Augustine regarded Mary not so much as above all Christians, but in the centre of the Christian assembly as the most perfect of all Christians. Augustine said that for her own salvation, it was more important that Mary have God in her heart than the Son of God in her womb.
Augustine’s interest in Mary’s maternity was Christ-centred; it underscored both the full humanity and full divinity of Christ. He never used for Mary the title of "Mother of God", but rather "mother of the Lord", or "mother of the Saviour."
Augustine’s relative restraint in this is partly explained by the fact that he died in the year 430, which was just before the Council of Ephesus declared Mary to be the Mother of God, after which proclamation Marian devotion advanced to new levels.
In the matter of Mary’s perpetual divinity (i.e., even after Christ’s birth), Augustine was a constant advocate, even though a few other Christian scholars questioned or challenged this.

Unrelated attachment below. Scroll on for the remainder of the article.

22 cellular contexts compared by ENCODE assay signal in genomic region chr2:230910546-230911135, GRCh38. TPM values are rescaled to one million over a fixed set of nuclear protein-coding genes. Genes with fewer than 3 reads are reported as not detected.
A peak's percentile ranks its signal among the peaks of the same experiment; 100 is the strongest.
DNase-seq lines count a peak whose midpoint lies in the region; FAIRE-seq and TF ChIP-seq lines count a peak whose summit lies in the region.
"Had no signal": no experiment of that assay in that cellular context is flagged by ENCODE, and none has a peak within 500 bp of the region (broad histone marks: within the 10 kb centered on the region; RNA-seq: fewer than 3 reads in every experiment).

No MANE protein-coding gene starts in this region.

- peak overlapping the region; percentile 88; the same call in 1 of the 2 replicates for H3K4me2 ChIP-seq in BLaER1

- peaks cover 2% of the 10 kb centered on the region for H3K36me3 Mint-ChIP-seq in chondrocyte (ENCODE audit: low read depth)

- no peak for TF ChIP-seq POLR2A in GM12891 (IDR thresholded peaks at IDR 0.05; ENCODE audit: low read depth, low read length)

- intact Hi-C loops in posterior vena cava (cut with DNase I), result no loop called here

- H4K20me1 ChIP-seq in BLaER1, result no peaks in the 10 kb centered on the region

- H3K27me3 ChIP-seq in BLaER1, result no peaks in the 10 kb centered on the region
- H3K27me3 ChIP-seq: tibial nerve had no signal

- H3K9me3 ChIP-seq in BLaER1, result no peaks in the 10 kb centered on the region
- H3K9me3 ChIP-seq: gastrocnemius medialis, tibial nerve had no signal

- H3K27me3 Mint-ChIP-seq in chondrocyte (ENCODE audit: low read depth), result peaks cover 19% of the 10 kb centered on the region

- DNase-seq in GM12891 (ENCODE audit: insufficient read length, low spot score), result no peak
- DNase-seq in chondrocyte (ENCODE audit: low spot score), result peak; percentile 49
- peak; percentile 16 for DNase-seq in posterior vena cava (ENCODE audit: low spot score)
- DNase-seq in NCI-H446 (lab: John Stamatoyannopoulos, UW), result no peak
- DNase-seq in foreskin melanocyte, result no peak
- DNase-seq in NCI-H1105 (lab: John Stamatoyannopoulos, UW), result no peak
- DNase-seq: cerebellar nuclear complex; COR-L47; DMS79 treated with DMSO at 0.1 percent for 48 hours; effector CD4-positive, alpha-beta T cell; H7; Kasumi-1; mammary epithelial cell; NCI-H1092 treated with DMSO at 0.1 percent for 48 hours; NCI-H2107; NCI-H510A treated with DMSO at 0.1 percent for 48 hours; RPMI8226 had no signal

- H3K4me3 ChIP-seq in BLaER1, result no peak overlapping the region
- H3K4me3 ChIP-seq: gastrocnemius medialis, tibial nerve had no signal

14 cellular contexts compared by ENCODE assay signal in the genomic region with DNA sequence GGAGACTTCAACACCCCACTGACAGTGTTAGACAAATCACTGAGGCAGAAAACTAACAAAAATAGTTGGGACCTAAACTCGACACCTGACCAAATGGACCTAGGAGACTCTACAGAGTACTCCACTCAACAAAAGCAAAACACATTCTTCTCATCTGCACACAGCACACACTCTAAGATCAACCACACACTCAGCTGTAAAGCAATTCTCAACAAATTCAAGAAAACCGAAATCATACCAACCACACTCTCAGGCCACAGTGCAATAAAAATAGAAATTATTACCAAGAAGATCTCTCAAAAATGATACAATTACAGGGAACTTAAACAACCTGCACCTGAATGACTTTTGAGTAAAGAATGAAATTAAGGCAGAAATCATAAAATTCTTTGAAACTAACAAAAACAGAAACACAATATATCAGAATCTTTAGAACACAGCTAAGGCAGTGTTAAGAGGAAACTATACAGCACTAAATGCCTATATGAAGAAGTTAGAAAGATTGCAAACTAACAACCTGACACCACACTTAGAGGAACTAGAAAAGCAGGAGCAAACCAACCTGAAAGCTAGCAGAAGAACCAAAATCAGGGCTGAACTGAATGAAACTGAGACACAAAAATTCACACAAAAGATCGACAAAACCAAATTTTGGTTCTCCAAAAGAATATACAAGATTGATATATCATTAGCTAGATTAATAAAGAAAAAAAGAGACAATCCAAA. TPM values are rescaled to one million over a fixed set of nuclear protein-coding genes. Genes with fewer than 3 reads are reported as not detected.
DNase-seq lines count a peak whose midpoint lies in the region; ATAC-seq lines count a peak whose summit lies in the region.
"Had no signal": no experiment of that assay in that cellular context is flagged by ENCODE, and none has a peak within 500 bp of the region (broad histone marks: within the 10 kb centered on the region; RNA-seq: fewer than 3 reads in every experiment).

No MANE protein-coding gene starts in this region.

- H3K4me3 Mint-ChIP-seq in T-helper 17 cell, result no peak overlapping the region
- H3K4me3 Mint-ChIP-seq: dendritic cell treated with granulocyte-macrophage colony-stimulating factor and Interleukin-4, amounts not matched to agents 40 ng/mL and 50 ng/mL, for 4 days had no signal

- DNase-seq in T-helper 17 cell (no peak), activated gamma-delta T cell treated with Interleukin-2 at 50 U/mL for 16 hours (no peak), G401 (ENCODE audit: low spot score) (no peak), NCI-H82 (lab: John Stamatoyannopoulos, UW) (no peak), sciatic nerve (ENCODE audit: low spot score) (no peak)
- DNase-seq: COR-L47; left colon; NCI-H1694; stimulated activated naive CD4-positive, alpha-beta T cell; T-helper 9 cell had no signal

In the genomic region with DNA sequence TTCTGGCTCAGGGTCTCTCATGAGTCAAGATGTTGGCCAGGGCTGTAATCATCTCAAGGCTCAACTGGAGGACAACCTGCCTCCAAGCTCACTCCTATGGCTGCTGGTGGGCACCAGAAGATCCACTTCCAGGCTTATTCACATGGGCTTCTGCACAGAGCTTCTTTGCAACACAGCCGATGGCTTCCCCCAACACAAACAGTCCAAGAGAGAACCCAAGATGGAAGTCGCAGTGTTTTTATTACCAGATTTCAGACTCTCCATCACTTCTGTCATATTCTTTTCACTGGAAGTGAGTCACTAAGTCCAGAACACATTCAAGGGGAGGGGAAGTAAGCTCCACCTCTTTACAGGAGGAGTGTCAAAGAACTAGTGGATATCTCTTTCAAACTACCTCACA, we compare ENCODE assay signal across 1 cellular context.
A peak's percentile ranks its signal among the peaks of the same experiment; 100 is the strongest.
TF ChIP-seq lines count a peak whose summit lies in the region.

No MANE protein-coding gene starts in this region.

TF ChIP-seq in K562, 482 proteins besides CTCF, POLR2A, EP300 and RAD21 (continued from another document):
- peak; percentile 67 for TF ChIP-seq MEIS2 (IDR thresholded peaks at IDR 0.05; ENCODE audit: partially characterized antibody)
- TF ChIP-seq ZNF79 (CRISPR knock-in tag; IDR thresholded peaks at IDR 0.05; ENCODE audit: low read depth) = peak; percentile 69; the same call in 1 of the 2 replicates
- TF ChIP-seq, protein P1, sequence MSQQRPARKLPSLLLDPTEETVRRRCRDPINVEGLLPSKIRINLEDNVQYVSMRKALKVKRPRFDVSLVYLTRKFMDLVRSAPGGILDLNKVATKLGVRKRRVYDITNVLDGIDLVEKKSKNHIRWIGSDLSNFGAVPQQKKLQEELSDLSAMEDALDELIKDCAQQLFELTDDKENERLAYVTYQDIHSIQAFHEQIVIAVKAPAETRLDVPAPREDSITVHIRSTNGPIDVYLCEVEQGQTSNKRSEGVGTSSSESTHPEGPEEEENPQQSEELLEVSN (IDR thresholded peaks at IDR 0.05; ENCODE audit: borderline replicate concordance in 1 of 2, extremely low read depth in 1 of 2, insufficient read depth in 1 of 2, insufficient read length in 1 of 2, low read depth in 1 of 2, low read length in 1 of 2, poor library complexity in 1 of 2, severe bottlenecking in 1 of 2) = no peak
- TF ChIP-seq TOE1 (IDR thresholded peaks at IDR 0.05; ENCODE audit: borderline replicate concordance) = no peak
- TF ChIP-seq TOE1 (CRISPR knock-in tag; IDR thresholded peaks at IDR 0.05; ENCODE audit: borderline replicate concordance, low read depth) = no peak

Because of his very strong views about the totus Christus (metaphorically, the “whole Christ” that comprised of Christ as the head and the church as the body), he often spoke of Mary in that context. Mary is in some sense inferior to the church in that she is only a part of the church.
He preached, “Mary is holy, Mary is blessed, but the church is something much better than the Virgin Mary. Why? Because Mary is part of the Church, a holy member, a quite exceptional member, the supremely wonderful member, but nevertheless a member of the whole body." (Sermon 72a.7)
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For the Augnet page on the Augustinian Shrine to the Mother of Good Counsel at Genazzano, Italy, click here.